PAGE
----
I was most excited about getting the power of SpamAssassin with Meridius, without going through the learning curve of installing and configuring. The users, however, were not entirely delighted when messages with a subject starting with “** SPAM ” began arriving in their inboxes, with blocks of technospeak at the top and no human-readable HTML messages. BlueCat Networks was in the process of releasing a fix (1.2) to restore HTML e-mail. User acceptance of Meridius' antispam component was probably the hardest part of installing the appliance. Some users were offended that advertisements they got from Amazon.com were labeled as spam. I wrote up some instructions on how to create a folder for spam and pass anything with the “X-Spam-Flag: yes” setting into it. I was happy with the anti-spam performance in my own mailbox. After the Meridius installation, the signal-to-noise ratio in my inbox improved significantly. I now have an average of 45 messages dropping nightly into the folder I created for spam. Meridius made going through morning messages a breeze.
I am pleased how simple the Meridius is to administer. When a user forwards me a message with an address or domain they want placed on the whitelist, I simply copy the original sender's e-mail address and paste either the address or the domain into the console. After running the update process, the new changes take immediate effect.
BlueCat Networks is hinting at a lot of improvements and more functionality to come in new versions of the software, which can be downloaded. I would like to see context-sensitive help in the administration console and user-submitted whitelists.
Does the functionality and usability of the system offset its $7,000 US price tag? If Meridius is used only for relaying messages, I think the answer may be no for many organizations. A lot of administrators could put similar functionality together for less money. With the Meridius you are paying for good hardware, support and the administration tool assembled and tested as a polished product. I believe an organization like ours (about 50 users) is probably on the small end of company sizes that would make such an investment. Used correctly, over the life of the device, the anti-spam feature could easily save our professionals $7,000 US in billing hours. For perspective customers, BlueCat Networks offers a web demonstration and an evaluation unit of the Meridius.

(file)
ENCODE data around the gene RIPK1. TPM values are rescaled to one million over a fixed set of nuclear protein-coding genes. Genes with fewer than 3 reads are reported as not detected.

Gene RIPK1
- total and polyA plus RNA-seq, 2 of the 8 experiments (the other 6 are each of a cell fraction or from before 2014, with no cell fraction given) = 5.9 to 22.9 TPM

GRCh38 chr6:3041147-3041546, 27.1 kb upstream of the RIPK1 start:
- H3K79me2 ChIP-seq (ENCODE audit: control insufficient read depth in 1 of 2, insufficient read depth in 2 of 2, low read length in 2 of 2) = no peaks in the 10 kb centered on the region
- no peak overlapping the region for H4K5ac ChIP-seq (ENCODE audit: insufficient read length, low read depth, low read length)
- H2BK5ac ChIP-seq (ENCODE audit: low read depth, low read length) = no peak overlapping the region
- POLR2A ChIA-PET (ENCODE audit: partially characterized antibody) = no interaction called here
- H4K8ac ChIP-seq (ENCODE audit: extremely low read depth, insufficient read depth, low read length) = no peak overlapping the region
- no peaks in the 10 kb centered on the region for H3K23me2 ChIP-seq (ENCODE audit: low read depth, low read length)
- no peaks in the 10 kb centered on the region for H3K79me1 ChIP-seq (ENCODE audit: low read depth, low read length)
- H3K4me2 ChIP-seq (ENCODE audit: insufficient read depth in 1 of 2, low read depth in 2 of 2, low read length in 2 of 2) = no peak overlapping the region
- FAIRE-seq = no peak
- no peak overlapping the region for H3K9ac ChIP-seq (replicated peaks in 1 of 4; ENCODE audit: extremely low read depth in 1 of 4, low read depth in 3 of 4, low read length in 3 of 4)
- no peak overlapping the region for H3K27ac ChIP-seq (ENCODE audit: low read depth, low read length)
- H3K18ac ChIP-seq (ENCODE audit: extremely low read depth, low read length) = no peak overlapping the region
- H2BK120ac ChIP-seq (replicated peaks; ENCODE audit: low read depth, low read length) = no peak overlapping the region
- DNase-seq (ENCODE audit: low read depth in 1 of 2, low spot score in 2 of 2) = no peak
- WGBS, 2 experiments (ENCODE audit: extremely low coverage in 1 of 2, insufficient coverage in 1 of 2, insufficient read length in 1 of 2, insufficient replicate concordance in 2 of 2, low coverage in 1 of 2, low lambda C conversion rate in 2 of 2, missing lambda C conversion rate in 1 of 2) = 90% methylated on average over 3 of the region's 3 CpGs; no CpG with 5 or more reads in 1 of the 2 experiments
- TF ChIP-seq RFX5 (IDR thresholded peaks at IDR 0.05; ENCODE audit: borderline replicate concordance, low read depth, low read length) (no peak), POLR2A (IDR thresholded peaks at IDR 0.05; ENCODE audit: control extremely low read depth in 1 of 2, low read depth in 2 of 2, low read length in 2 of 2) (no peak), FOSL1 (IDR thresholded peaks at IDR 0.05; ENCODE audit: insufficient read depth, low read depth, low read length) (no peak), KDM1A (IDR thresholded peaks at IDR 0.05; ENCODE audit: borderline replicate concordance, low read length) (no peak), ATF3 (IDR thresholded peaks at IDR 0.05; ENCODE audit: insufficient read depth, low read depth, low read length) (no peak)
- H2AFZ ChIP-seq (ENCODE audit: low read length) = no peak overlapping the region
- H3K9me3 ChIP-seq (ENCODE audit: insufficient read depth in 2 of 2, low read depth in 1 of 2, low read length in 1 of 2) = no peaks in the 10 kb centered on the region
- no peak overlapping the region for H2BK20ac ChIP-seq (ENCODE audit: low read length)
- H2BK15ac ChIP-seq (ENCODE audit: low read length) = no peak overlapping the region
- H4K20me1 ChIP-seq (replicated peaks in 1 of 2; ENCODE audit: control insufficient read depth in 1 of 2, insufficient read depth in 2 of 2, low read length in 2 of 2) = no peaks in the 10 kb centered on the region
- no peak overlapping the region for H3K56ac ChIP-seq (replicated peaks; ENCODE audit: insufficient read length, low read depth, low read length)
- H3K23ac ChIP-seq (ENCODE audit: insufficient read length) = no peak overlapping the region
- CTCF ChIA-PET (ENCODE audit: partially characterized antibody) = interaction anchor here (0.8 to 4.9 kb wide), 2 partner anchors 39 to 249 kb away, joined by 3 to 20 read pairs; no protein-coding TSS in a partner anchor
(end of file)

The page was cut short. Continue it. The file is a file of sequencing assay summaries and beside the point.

My experience with the Meridius has been a pleasant one. If you would rather spend your time doing interesting things instead of sorting through spam messages, worrying about open relays and administering electronic mail systems, you may find the Meridius is a good fit for you too.
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One of the best things about the UNIX environment (aside from being stable and efficient) is the vast array of software tools available to help you do your job. Traditionally, a UNIX tool does only one thing, but does that one thing very well. For example, grep is very easy to use and can search vast amounts of data quickly. The find tool can find a particular file or files based on all kinds of criteria. It's pretty easy to string these tools together to build even more powerful tools, such as a tool that finds all of the .log files in the /home directory and searches each one for a particular entry. This erector-set mentality allows UNIX system administrators to seem to always have the right tool for the job.